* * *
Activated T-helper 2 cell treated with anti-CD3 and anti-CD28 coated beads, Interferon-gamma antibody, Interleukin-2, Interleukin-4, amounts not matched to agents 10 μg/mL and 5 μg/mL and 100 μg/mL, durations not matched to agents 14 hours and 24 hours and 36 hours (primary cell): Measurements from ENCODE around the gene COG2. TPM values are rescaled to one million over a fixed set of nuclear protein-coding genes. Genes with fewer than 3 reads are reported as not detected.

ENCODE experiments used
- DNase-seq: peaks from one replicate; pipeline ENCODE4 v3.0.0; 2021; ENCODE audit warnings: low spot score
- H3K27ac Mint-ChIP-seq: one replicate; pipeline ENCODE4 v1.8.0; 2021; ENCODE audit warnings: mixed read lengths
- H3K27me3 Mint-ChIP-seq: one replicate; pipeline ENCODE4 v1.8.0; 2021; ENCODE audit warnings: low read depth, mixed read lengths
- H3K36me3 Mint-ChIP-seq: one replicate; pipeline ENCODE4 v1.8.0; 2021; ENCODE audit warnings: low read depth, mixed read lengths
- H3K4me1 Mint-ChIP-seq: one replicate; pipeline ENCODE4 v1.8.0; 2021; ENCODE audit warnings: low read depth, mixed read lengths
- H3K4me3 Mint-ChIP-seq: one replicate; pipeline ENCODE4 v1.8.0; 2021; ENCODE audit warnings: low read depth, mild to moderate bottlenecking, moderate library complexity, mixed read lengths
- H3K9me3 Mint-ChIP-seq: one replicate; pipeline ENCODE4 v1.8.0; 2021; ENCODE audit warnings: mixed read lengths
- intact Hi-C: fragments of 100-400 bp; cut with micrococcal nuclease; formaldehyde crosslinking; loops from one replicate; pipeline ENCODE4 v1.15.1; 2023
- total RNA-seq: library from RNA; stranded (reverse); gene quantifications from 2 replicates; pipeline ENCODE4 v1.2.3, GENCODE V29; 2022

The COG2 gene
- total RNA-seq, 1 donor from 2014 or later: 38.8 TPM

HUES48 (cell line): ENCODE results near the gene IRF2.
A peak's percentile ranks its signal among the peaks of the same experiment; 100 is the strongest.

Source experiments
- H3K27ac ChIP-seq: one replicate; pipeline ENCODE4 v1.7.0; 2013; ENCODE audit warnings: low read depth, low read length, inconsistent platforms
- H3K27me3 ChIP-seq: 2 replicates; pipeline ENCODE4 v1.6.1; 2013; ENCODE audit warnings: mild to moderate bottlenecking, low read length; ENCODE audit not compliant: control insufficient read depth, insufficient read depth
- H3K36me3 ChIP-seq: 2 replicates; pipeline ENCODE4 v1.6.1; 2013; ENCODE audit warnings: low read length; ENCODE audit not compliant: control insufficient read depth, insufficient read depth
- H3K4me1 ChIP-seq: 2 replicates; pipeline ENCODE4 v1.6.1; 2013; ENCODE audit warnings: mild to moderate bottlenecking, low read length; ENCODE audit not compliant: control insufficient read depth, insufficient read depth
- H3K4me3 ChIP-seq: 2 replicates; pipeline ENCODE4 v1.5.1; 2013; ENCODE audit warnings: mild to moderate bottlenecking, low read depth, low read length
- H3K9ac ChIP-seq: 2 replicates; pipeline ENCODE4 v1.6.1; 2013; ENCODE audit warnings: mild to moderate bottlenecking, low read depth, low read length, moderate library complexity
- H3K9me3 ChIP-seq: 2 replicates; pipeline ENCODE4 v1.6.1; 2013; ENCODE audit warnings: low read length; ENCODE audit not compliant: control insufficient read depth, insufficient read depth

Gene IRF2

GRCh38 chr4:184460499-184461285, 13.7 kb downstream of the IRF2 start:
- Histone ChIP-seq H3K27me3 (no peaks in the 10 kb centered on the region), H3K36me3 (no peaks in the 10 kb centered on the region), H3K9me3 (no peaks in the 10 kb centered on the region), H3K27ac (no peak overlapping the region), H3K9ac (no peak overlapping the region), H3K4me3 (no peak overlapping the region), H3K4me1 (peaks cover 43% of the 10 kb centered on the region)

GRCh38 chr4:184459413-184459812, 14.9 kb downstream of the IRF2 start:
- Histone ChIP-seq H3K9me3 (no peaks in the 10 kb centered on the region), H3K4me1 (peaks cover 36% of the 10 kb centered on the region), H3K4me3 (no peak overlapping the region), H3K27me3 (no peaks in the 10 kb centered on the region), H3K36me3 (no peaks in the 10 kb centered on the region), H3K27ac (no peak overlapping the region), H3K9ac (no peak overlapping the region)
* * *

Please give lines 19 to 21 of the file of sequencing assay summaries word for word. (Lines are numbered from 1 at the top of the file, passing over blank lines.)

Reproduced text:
- H3K36me3 ChIP-seq: 2 replicates; pipeline ENCODE4 v1.6.1; 2013; ENCODE audit warnings: low read length; ENCODE audit not compliant: control insufficient read depth, insufficient read depth
- H3K4me1 ChIP-seq: 2 replicates; pipeline ENCODE4 v1.6.1; 2013; ENCODE audit warnings: mild to moderate bottlenecking, low read length; ENCODE audit not compliant: control insufficient read depth, insufficient read depth
- H3K4me3 ChIP-seq: 2 replicates; pipeline ENCODE4 v1.5.1; 2013; ENCODE audit warnings: mild to moderate bottlenecking, low read depth, low read length